“Yes, we’re a major brand that makes a difference in people’s everyday lives, but we don’t feel the risk is worth it to have phones.”
“There are over a billion people with phones right now who could use information from your company.”
“Oh sure, I get it. That’s why we did get a phone number. With voicemail. Our regulatory team checks the voicemail within three days and determines the best way to react to each message.”
This fictionalized conversation is basically the absurdity that some healthcare brands call social media right now.
Without invoking the usual parade of statistics, social media and the decision-making it impacts is clearly now as important as the phone to the relationship between companies, consumers and professionals.
More than marketing, social is an operational brand component. Yet, corporate culture has allowed it to flounder, through fear of the unknown, referred to through jargon as “risk.”
As someone who has helped brands through global social media crises, allow me to give you some unsolicited advice:
You are at the most risk right now.
You are literally off the charts in terms of risk.
In fact, it’s hard to overestimate your degree of risk because you have no mechanism to assess it.
Since social media is fundamentally about people quickly forming groups to make decisions, how would you manage a crisis in which everyone is using the method your organization has little or no experience with?
Here are the first few of many changes in thinking that your organization must embrace before that day:
Own your own agenda, then manage the conversations. Too often, brands focus on a defense-first, keyword-filtering way of approaching social; thinking that after they eliminate what’s wrong, the rest of the conversation will naturally fall positively. But that offers no position for the brand or its advocates to leverage a larger, more beneficial conversation.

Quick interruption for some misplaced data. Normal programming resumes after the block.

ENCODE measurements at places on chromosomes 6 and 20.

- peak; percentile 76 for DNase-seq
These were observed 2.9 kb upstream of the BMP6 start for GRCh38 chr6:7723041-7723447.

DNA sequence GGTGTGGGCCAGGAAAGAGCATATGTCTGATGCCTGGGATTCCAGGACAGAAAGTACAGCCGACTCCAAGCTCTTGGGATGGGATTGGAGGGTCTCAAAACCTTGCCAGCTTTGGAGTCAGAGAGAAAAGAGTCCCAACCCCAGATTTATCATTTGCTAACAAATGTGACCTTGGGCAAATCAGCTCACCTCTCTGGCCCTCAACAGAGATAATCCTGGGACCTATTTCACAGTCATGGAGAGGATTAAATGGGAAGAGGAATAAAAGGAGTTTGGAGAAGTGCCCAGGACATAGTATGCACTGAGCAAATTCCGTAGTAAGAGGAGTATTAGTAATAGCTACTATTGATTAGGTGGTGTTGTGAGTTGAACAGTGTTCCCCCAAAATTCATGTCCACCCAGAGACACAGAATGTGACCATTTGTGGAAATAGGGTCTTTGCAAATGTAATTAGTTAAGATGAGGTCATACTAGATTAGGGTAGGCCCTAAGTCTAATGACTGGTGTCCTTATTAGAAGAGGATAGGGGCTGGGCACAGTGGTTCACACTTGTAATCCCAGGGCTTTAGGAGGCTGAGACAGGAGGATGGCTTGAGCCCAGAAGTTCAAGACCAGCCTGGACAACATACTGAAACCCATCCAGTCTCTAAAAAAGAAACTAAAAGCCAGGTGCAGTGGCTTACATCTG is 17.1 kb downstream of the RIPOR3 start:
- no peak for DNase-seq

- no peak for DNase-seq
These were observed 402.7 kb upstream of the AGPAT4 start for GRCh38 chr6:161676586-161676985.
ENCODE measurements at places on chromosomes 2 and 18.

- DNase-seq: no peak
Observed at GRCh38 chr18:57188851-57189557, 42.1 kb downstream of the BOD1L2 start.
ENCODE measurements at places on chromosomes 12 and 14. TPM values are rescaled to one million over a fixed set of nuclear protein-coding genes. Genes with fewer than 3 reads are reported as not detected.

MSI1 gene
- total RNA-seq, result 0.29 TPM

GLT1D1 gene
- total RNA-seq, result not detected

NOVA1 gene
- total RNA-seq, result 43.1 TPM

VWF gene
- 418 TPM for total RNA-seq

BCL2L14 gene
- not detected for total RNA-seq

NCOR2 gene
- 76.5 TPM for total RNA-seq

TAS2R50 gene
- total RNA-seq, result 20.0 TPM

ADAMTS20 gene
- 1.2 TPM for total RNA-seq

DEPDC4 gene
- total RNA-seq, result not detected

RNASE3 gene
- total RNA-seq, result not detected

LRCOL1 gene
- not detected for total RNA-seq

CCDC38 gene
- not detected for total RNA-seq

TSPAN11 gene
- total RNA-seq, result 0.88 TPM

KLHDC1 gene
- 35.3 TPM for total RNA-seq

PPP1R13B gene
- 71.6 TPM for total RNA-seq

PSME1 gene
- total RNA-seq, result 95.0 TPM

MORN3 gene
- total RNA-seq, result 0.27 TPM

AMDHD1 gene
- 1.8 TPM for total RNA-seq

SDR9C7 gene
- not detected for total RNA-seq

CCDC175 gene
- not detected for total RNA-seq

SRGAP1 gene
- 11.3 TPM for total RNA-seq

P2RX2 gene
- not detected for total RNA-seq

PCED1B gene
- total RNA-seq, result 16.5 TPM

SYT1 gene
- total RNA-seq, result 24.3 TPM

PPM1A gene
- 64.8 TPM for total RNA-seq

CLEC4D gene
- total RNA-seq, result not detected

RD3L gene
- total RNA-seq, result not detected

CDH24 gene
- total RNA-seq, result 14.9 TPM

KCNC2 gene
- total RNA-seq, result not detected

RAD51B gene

By defining a brand-level purpose in social channels, you are setting an agenda that people can get behind and that forces detractors into a range of topics instead of allowing them to set that premise.
Help people represent themselves. Right now, much of social media is about how well someone can write or design content that represents a part of their best self to the people they are connected with on that social network.
Helping people express themselves more effectively is especially important in healthcare, when, too often, patients and health care providers fall into conversational patterns set years, if not decades ago. Social media offers a method for people to explore new ways to outline conversations that deliver better care.
Ask for the behaviors you want. This might sound simple, but, truly, think about the people you want using your brand to represent themselves in social media. What behaviors are your media asking for now?
Publicly reward positive, community-building behaviors to model what you want to see more of. People learn through imitation, and if you’re not showing imitable behavior, someone else will.
With these dynamics in play, if some unforeseen event happens in the life of the brand, you have a community to help manage the conversation, as well as the content to surround and course correct. It’s a far stronger position than waiting for that unforeseen circumstance and hope paid messaging, rushed into market, can make the difference.
So, cheers to 2014, healthcare companies, the year in which you must begin to take responsibility for both having a phone, and knowing how to use it well.